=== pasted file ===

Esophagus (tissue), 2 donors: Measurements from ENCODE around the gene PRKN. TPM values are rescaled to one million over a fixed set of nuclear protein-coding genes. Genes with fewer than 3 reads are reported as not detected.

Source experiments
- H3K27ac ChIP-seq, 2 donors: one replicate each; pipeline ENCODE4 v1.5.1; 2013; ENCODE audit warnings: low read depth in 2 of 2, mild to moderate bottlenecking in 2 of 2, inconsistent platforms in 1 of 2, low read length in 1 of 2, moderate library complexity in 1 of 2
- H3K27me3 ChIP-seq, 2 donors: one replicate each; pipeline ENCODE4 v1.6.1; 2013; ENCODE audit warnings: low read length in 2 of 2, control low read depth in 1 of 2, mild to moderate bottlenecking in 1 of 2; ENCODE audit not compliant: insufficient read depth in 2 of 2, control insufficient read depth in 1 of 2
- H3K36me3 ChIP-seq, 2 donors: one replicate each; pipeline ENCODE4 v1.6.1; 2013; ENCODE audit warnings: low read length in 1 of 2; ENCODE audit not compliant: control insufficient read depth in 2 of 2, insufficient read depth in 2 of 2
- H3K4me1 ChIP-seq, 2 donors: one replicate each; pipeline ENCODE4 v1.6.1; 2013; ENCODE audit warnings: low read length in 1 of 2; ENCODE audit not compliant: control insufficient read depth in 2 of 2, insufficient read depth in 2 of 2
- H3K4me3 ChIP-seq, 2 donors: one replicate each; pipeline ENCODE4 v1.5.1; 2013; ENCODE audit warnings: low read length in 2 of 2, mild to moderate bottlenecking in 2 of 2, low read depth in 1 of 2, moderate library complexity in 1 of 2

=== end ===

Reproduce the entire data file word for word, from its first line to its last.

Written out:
Esophagus (tissue), 2 donors: Measurements from ENCODE around the gene PRKN. TPM values are rescaled to one million over a fixed set of nuclear protein-coding genes. Genes with fewer than 3 reads are reported as not detected.

Source experiments
- H3K27ac ChIP-seq, 2 donors: one replicate each; pipeline ENCODE4 v1.5.1; 2013; ENCODE audit warnings: low read depth in 2 of 2, mild to moderate bottlenecking in 2 of 2, inconsistent platforms in 1 of 2, low read length in 1 of 2, moderate library complexity in 1 of 2
- H3K27me3 ChIP-seq, 2 donors: one replicate each; pipeline ENCODE4 v1.6.1; 2013; ENCODE audit warnings: low read length in 2 of 2, control low read depth in 1 of 2, mild to moderate bottlenecking in 1 of 2; ENCODE audit not compliant: insufficient read depth in 2 of 2, control insufficient read depth in 1 of 2
- H3K36me3 ChIP-seq, 2 donors: one replicate each; pipeline ENCODE4 v1.6.1; 2013; ENCODE audit warnings: low read length in 1 of 2; ENCODE audit not compliant: control insufficient read depth in 2 of 2, insufficient read depth in 2 of 2
- H3K4me1 ChIP-seq, 2 donors: one replicate each; pipeline ENCODE4 v1.6.1; 2013; ENCODE audit warnings: low read length in 1 of 2; ENCODE audit not compliant: control insufficient read depth in 2 of 2, insufficient read depth in 2 of 2
- H3K4me3 ChIP-seq, 2 donors: one replicate each; pipeline ENCODE4 v1.5.1; 2013; ENCODE audit warnings: low read length in 2 of 2, mild to moderate bottlenecking in 2 of 2, low read depth in 1 of 2, moderate library complexity in 1 of 2